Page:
Inside Velter's world

Updated: 2014-05-28 09:37

By Mei Jia (China Daily)

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Inside Velter's world

French poet Andre Velter celebrates the rebuilding of Saint-John Perse Pavilion in suburban Beijing. Velter wrote a poem to echo and pay tribute to Saint-John Perse's best-known work Anabase. [Photo by Mei Jia / China Daily]

Inside Velter's world

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A French poet draws inspiration from Chinese wisdom as he tries to shun material success. Mei Jia interviews him.

You don't need to be born into royalty to live a charmed life as French poet Andre Velter shows.

The winner of France's top literary Goncourt Prize says he was poor until the age of 45, leading a life that only consisted of writing, traveling and being happy.

He first visited China in the '80s, and has since counted the country among his favorite destinations. He returned earlier this month to attend a Sino-French poets' festival, where he and other French poets, such as Jacques Darras and Zeno Bianu, spent time with Chinese poets including Xi Chuan and Chen Shu.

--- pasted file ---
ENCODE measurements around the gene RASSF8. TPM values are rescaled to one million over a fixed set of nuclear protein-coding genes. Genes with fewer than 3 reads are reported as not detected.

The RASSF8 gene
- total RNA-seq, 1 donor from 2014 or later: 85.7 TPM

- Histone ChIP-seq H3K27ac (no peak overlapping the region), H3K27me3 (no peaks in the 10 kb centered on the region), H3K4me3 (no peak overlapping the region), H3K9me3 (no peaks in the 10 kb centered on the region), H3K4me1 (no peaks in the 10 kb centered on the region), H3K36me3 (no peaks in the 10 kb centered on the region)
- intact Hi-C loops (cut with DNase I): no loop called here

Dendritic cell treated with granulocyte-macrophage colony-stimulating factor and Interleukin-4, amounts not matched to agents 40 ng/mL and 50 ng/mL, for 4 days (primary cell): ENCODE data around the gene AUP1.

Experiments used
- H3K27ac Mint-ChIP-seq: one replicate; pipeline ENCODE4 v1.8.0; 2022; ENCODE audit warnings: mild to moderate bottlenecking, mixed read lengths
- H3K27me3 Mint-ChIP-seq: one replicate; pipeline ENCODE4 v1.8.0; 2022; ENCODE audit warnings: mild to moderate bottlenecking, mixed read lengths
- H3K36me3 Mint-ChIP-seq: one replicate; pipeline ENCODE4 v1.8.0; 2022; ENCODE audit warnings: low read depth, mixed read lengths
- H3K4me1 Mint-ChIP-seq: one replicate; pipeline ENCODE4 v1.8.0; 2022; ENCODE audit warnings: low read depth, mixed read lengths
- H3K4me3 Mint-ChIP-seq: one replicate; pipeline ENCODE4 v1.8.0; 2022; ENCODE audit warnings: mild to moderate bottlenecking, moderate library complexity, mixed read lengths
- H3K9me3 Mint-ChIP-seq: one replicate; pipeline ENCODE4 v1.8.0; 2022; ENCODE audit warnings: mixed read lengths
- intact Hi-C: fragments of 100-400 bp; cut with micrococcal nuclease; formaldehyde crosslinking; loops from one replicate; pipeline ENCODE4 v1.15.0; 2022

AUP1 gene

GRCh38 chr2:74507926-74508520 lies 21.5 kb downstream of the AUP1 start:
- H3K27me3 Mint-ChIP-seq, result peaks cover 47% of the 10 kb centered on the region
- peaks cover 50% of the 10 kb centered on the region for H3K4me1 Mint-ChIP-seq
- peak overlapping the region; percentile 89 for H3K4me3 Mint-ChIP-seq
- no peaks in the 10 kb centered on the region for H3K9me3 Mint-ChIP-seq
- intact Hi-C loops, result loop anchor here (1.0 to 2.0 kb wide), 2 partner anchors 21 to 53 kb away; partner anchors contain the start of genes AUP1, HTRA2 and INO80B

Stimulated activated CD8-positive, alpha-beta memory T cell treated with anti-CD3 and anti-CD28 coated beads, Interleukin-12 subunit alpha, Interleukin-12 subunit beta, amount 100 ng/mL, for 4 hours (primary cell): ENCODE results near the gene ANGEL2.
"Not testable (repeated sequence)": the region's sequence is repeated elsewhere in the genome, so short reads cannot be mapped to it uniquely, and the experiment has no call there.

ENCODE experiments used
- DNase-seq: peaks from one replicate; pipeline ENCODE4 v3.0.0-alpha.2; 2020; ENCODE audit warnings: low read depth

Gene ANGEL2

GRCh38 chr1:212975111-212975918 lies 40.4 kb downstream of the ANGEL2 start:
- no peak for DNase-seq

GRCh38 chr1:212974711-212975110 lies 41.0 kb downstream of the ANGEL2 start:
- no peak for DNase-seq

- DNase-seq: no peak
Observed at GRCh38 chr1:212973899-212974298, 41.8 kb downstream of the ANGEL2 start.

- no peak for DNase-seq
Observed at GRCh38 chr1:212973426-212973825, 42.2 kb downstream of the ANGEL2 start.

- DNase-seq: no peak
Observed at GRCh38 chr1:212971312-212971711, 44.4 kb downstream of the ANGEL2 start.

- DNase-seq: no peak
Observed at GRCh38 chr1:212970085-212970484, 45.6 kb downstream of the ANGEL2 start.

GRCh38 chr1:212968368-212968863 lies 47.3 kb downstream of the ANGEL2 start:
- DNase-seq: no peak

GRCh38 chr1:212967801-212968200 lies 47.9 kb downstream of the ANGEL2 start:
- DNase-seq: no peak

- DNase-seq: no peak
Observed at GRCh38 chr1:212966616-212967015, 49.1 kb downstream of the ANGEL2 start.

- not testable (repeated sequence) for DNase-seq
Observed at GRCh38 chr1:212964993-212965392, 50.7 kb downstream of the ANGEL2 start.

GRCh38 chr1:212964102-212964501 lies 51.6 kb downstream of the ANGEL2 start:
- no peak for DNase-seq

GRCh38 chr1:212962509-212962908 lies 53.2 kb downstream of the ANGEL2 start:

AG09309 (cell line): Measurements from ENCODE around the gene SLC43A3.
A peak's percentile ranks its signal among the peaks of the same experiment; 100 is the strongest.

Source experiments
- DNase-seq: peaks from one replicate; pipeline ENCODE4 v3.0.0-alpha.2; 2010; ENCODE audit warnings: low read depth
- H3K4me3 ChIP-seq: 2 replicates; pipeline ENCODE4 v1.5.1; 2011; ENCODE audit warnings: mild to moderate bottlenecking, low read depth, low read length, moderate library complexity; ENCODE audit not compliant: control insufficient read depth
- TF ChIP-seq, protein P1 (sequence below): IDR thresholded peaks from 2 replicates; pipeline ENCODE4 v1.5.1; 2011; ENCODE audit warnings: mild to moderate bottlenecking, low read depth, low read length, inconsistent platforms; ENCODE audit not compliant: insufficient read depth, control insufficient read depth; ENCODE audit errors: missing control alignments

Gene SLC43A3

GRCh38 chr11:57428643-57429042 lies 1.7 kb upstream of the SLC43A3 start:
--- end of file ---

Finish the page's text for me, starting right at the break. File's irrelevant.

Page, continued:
Velter is an avid reader of Chinese poetry, he says. His life's philosophy is to shun materialism because it leads to anxiety. He draws inspiration from ancient Chinese poems, especially when dealing with aspirations.

"I get energy from old Chinese wisdom. I learned to set the ego free from my subjective conjecture and never take myself as the center of everything in writing," Velter says. "But I feel deep down I'm a rich prince."

Velter, now 58, devoted years to writing poems, rather than teaching poetry or taking up better paying jobs at universities-quite a fad for poets in France, he says. He has a doctoral degree in philosophy and modern history from Sorbonne University in Paris.

But cash isn't always easy to come by when you are just a poet.

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